You Can't Just Snap Out of Postpartum Depression
The following is a revised excerpt from “Oh Baby! A Mom’s Self-Care Survival Guide for the First Year” by Maria Lianos-Carbone, available at Amazon and Barnes & Noble.
When I had my first son, there were no online support groups. I also was new to my area and hadn’t made friends yet. My old friends didn’t come around as much, and I felt they stayed away to give me space, but what I really needed was their company. Some friends who didn’t have kids shied away… maybe they felt like they didn’t know what to do or say or felt that staying away was what I wanted.
The truth is, I didn’t know what I wanted at times. While I felt I needed to be alone, what I really needed was support. My feelings of loneliness even seemed confused because, when I did have visitors, I felt that was a burden as well. In hindsight, I realize now that what would’ve made all the difference was practical support — family and friends who could come over and help me manage my home — fold laundry, cook dinner and run errands while I rested, recovered and took care of my baby. My son was also colicky. That added to a very difficult first few months. Dealing with two to three hours of screaming a day took a toll very quickly.
I questioned myself: Am I doing something wrong? Why can I not comfort and soothe my baby? These kinds of feelings can lead to worries that people think you’re not doing a good job. If you have a postpartum disorder, you may struggle because you know you shouldn’t care what people think but, ultimately, you fear people are judging you. You feel pressure to show the world you have it all together, when in truth you doubt your ability to be that perfect mom the media portrays. You may feel anxiety when you leave the house for simple errands.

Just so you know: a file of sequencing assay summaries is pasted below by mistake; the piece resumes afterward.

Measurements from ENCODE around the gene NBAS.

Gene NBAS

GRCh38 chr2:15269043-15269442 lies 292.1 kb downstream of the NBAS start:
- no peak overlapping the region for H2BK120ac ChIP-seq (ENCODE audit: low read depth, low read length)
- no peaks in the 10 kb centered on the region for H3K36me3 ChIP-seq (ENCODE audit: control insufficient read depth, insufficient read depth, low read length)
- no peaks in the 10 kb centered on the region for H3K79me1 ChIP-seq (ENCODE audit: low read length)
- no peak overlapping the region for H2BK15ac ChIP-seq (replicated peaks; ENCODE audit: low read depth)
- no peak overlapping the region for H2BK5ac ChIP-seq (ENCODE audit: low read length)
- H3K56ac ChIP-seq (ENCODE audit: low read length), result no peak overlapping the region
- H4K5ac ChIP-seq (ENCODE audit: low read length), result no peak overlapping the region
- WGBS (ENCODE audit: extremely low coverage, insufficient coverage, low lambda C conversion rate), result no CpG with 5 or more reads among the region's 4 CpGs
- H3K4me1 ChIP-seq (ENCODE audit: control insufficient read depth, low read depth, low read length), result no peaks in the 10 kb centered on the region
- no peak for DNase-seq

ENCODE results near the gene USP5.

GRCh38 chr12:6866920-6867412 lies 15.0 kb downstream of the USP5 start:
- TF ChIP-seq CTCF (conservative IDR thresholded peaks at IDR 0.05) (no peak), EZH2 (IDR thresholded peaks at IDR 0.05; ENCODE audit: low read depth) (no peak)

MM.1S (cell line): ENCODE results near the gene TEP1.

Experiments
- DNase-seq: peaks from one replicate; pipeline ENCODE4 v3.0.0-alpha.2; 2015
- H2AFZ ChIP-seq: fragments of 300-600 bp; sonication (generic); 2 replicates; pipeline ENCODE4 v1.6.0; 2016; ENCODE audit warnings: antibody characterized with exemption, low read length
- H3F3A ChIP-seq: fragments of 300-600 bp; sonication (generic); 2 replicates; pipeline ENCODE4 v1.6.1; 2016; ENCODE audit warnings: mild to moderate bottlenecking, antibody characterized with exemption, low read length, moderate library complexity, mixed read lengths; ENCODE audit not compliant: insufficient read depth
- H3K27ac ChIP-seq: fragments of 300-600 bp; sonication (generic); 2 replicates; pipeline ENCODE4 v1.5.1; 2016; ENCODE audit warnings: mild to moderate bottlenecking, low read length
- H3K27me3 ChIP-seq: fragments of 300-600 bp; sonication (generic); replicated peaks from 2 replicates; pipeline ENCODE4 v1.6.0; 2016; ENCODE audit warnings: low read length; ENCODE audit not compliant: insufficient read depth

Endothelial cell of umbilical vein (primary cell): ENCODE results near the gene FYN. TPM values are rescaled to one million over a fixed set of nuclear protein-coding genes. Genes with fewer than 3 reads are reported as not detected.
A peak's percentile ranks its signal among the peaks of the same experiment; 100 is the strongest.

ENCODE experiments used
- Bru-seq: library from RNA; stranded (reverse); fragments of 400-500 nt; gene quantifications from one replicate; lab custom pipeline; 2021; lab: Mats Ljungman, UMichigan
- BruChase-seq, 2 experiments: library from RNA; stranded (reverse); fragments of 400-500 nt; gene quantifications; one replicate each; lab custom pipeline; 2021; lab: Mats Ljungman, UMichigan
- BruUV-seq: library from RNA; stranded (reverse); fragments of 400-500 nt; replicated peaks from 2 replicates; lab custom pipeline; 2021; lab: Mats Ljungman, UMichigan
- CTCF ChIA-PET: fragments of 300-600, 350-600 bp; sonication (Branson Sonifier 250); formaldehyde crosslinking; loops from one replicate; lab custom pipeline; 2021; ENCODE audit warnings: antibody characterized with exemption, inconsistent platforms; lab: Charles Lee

For me, the anxiety rushing through my body when I had to go out with the baby was insurmountable. I worried: What if I have to change his diaper and there is no changing table? What if I struggle to open or close the stroller? What if he starts crying in the store? What if I have trouble getting him to breastfeed in public? What if he starts to wail in the car seat?
The hassle just to get prepared to go out of the house took longer than the outing itself. With all the anxiety of taking the baby out, I preferred to stay home. I isolated myself even more, which impacted my feelings of depression. It was a difficult cycle. I needed help. When I finally went to see my doctor and she asked, “How are you really feeling?” I burst into tears. I didn’t have a clear answer as to why I was crying. According to people around me, I had no reason to be feeling depressed — I felt a deep sense of sorrow, but there wasn’t a clear, defining reason. For whatever reason — cultural, societal, self-inflicted pressures — new moms often feel a need to live up to a pedestal, to be a perfect mother and perfect wife who can do it all and do it all well. When these pressures build up, and you feel you are not doing it all, this contributes to postpartum mood disorders.
The melancholy had taken over, and I couldn’t simply shake it off. That’s the thing with depression — you can’t just wake up and decide not to be depressed. You can’t just will yourself to be more positive. You can’t just snap out of depression.
Some fail to realize that mental illness, just like a physical illness, is real. There is no shame in getting help. When I was contemplating antidepressants, I remember my doctor making the decision so simple. She said: “People take medication for their heart condition, or diabetes — so why would you question taking it for your brain?” Finally, I went on medication, and it was as if the thunderstorm had ended and the sun started to shine through the clouds. The fog that occupied my head for months finally cleared. I felt normal again — not happy, because the medication just takes the edge off — but my normal self. You are not alone.
Follow this journey on the author’s blog.
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